Gloves: Choose and Use Guide
The chemical resistance of gloves is one of the most important factors in selecting a glove. Other factors include the need for sensitivity of touch (dexterity), potential of allergic reactions, and puncture resistance. In general the thinner the glove, the less resistance to long-term chemical exposure.
Common glove materials and their suggested uses are:
- Rubber (Latex) - Resists many acids and bases, alcohols and inorganic salt solutions. Protection is only fair for ketones such as acetone and aldehydes. Provides the best protection against mineral acids as a group, especially nitric acid.
CAUTION: If latex allergy is suspected or known, switch to nitrile or neoprene gloves.
- Synthetic Rubber (Neoprene and Nitrile) - Good resistance to oils, bases, acids and most alcohols. Nitrile is not recommended for nitric or hydrofluoric acid (use neoprene instead). Both types are not recommended for aromatic solvents such as toluene or chlorinated solvents. Neoprene is less resistant to cuts, punctures and abrasions than nitrile or natural rubber.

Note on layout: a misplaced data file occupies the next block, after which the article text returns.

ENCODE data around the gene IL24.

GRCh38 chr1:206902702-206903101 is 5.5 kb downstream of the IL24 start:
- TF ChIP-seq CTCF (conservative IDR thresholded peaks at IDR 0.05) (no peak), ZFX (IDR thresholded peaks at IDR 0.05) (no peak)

- Polyvinyl Chloride (PVC) - Best for splash protection only, not for constant contact. Not recommended for aldehydes or chlorinated solvents. PVC gloves offer reasonable abrasion resistance, but are more susceptible to cuts than other types of gloves.
- Butyl - A synthetic rubber material with high permeation resistance to vapors. Ideal for use with ketones and esters.